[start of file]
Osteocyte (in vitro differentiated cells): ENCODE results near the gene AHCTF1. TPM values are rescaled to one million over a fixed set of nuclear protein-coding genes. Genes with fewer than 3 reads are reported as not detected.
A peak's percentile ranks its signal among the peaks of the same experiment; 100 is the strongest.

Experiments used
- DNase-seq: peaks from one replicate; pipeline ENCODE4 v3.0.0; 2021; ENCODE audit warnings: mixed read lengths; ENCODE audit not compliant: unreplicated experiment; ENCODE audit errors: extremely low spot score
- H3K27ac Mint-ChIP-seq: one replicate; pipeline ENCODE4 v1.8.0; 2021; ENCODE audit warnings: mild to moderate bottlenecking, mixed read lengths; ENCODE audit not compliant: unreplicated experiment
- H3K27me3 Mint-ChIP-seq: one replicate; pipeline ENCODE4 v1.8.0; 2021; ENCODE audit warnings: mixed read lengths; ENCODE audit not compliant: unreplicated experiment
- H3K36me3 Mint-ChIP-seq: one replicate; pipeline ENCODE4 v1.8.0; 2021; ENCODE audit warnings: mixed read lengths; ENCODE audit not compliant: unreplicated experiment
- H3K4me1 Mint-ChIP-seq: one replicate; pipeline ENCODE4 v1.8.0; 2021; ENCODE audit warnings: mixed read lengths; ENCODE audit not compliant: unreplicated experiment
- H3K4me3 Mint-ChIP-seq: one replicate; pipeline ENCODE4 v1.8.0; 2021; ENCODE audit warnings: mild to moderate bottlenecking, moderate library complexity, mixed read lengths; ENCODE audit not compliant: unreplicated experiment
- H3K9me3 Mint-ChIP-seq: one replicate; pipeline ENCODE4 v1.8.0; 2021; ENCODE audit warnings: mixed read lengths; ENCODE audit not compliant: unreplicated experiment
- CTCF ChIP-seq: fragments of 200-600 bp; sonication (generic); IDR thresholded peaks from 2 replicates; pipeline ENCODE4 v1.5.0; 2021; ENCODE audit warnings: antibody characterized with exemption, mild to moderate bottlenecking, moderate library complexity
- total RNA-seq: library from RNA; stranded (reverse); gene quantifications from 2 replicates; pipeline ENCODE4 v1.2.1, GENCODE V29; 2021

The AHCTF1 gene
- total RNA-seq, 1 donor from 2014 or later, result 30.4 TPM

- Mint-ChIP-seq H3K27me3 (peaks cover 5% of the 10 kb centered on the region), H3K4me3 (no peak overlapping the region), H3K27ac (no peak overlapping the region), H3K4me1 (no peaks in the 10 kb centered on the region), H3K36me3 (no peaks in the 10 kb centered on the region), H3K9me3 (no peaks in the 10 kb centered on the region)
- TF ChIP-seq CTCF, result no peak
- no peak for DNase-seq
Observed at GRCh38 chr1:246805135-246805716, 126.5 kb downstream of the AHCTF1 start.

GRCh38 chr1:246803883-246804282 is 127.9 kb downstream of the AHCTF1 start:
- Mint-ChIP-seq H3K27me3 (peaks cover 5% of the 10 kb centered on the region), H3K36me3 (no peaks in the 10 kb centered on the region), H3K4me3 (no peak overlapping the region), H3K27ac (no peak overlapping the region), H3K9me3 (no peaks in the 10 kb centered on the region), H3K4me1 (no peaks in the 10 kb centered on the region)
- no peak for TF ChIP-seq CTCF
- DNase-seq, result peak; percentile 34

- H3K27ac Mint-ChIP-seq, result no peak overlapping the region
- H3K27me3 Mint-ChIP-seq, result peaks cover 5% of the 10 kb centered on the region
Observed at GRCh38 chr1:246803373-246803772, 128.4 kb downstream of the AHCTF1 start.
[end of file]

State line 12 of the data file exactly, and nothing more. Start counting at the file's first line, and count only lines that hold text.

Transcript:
- total RNA-seq: library from RNA; stranded (reverse); gene quantifications from 2 replicates; pipeline ENCODE4 v1.2.1, GENCODE V29; 2021